Book Review: Far From The Tree
Publication Date: Sep 01, 2000
List Price: $24.95 (store prices may vary)
Page Count: 335
Imprint: St. Martin’s Press
Publisher: St. Martin’s Press
Parent Company: Verlagsgruppe Georg von Holtzbrinck
Book Reviewed by Paige Turner
A prominent novelist once declared, "You can't go home again", but co authors Virginia DeBerry and Donna Grant have reevaluated this truism to be more in line with the "feeling, healing" new millennium. In their new novel, Far From the Tree, this dynamic duo display the writing strength and extraordinary insight into human nature that made their debut book, Trying to Sleep in the Bed You Made, so impressive.
The title, Far From the Tree, invites readers to seek similarities among the women of the Frazier family. These contentious females are full of barbed remarks and sharp retorts for each other. Father Will Frazier's loving presence smoothes everything over and creates the sense of family, (both while he is living, and after he has passed on), but the women in the family are still stubborn, prickly and headstrong. "Celeste wasn't the easiest person to get along with’Della had seen her child more upset about picking up the wrong brand of detergent than she appeared to be about the demise of her marriage, but there wasn't anything more to say about it. Della knew Celeste was as stubborn as they come, and she was likely to cut her tongue out before she admitted there was something wrong with her marriage."
Mother Della holds a terrible secret that she wants desperately to suppress. Oldest daughter Celeste's rigidity and need for control lead to the downfall of her perfect marriage. Younger sister Ronnie's live-for-the-moment mentality leaves her virtually living on the street, hanging on to the fringes of a once promising entertainment career. "Ronnie had rebounded. Her life was still hung together with chewing gum, paper clips and spit, but at least this felt normal. On the bus to work she had gone over next week's casting calls in Back Stage and Show Business and circled the ones that seemed right. It would only be a week till the check cleared. The beauty shop. Rent. A new head shot and mailing. A little shopping. She had things to look forward to."
Upon their father's death, Buffalo, New York natives Ronnie and Celeste Frazier inherit their family's long abandoned homestead in Prosper, North Carolina. This event changes their lives in ways they never could have imagined. Once again De Berry and Grant display an uncommon insight into the ups and downs of friendships, family, male-female relationships, human behavior toward others, and how hurts, grudges and disappointments are nursed.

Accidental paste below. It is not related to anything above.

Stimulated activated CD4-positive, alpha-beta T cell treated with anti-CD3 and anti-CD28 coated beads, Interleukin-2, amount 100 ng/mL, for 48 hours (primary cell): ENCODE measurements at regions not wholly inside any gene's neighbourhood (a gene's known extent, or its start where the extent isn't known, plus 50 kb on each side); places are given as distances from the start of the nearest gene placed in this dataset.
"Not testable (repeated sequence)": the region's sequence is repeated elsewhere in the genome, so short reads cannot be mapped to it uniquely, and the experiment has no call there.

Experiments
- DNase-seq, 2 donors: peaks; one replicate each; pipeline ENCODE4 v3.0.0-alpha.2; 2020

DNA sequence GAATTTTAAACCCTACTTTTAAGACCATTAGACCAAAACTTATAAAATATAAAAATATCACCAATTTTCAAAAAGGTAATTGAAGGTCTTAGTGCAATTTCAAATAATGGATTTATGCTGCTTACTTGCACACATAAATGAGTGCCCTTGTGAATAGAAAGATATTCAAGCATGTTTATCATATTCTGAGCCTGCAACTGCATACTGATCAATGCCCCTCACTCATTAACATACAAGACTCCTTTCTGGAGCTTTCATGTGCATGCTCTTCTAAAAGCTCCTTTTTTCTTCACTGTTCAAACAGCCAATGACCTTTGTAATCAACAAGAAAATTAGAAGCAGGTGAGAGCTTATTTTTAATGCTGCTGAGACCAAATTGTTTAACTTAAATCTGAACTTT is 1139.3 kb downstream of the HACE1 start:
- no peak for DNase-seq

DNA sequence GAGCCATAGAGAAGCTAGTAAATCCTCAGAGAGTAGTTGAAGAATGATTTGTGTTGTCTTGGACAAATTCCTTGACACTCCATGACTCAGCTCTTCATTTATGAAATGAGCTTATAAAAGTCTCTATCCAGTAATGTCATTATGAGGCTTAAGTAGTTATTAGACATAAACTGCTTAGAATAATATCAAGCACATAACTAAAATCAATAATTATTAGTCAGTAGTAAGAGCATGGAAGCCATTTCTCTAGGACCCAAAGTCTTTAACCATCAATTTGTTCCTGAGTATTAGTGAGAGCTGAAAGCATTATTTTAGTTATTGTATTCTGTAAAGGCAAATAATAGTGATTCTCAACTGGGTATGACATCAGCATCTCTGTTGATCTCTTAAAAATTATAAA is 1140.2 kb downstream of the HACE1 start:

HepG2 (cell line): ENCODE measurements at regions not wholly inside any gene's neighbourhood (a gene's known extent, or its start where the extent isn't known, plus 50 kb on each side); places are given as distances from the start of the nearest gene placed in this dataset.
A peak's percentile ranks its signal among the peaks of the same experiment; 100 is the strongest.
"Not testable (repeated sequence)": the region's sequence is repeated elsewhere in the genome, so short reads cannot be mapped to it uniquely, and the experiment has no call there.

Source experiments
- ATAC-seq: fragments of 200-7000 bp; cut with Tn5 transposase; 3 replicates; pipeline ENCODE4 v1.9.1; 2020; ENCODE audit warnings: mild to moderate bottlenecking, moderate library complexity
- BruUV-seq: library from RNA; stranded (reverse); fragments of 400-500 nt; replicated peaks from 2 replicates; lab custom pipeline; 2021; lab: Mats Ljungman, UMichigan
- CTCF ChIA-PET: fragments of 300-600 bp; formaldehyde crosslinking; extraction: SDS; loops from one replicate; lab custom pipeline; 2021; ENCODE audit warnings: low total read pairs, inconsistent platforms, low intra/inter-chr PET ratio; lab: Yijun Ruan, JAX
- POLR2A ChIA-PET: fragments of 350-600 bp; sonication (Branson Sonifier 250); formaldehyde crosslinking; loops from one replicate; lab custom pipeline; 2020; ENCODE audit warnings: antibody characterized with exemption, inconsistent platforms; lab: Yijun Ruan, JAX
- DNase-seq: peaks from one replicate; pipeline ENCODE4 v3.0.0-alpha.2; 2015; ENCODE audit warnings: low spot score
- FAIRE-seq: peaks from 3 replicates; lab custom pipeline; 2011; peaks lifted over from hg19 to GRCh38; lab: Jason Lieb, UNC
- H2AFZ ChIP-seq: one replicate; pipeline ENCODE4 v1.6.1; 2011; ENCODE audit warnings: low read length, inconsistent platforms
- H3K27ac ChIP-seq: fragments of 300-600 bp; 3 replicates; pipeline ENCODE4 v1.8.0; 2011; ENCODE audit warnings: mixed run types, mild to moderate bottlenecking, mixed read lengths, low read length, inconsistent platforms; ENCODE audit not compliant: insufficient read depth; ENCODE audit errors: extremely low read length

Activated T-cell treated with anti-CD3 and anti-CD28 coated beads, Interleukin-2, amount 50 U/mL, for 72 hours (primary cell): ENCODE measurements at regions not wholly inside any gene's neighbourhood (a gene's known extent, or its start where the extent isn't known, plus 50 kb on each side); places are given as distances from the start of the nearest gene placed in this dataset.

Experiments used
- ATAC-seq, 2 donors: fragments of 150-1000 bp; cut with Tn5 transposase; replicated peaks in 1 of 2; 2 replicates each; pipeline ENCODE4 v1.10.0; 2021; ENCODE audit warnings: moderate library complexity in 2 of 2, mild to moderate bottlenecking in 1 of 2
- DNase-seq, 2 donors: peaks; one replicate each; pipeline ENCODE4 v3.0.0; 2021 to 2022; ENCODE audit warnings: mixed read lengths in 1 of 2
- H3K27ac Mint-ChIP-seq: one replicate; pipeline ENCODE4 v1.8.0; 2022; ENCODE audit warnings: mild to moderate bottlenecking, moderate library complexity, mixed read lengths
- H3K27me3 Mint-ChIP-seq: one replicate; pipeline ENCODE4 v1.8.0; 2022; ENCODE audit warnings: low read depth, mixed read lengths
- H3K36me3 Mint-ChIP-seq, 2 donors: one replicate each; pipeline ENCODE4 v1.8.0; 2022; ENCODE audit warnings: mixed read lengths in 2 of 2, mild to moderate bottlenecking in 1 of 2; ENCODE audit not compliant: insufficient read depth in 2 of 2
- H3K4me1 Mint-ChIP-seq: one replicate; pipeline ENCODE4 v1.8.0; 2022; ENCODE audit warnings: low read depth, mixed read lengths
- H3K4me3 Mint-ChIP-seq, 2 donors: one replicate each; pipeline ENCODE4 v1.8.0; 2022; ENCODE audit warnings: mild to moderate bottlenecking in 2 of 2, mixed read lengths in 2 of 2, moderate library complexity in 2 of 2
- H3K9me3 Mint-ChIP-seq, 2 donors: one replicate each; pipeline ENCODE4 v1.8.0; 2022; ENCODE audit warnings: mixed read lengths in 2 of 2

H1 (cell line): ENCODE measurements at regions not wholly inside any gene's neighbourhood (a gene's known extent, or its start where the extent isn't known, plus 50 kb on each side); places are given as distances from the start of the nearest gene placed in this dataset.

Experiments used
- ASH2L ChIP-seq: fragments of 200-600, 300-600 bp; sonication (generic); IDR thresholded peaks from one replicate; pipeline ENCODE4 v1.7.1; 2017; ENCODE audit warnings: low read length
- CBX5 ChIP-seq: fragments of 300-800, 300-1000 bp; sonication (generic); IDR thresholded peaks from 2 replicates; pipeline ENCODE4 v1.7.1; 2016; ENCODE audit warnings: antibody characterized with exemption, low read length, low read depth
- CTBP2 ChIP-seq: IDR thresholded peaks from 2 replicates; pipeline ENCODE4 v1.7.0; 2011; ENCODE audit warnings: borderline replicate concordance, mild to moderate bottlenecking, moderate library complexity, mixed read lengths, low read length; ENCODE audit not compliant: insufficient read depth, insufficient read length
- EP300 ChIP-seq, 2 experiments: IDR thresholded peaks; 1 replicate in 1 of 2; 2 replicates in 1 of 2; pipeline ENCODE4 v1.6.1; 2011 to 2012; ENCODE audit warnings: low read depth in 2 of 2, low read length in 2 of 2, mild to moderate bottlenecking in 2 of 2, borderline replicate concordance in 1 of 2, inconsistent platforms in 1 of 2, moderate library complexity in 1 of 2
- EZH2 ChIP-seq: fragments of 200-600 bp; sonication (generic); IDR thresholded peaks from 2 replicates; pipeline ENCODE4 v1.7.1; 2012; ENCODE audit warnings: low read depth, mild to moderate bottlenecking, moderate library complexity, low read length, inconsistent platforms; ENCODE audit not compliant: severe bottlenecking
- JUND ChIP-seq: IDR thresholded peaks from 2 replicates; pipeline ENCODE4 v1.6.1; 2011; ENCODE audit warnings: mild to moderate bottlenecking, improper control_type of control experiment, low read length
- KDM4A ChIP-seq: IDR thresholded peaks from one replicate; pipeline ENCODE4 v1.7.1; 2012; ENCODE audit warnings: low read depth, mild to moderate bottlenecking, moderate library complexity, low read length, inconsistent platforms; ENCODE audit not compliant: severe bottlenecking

A central question floats all through Far From the Tree: Can you ever really keep a lid on your secrets? The authors seem to say that our secrets aren't really secrets, but common knowledge. The very mental act of defining a secret shifts all normal behaviors, and puts the secret holder into a mode that sticks out like a drunk in the church choir. Others can see and smell our secrets all over us. The characters in Far From the Tree live out this lesson, right before readers' sympathetic eyes. After an unexpected illness Ronnie confesses her hand-to-mouth lifestyle to Della: "But you don't understand." Ronnie swallowed hard. "Ma--I--I can't pay for this--for anything--"’ "I know." "How? How did you’" "I been guessing you had your struggles for years’That's plain foolishness, Ronnie. Pride is one thing, actin' stupid is another."
DeBerry and Grant know how real, flawed people think and act, and they support their characters with uncommonly excellent interior thinking and dialogue. Far From the Tree also presents an excellent roller coaster plot with big time heartbreak. The authors also do a good job of communicating African Americans' hopes for upward mobility, along with the bitter underside of these often-dashed dreams. Far From the Tree also addresses the broken promises of black Southerners' migrations to the "Promised Land" of the North. DeBerry and Grant write knowingly about Buffalo (a city with many similarities to Cleveland), and about the southern town of Prosper, NC.
Far From the Tree has a universal appeal that will be as attractive to white readers as it will to African Americans. Each character has a distinct personality and voice. The plot is well crafted and everything is in this book for a reason, everything fits together. Nothing is left dangling. The resolutions make sense.
Far From the Tree possesses all of the qualities that make for satisfying reading: a believable diverting plot, realistic dialogue, good pacing, nice presentation, characters that are engaging and identifiable but flawed, and people facing problems in their relationships. Far From the Tree has no major faults and has everything to recommend it. Books like this are why readers read novels.
The best aspect to Far From the is that it lets readers' imaginations do much of the work, by presenting the dots but not connecting them. Will Ronnie and her new beau get together? Will Celeste and her husband divorce remain married? Can Della reconnect with her old flame? Read Far From the Tree to find out and enjoy yourself immensely while doing so.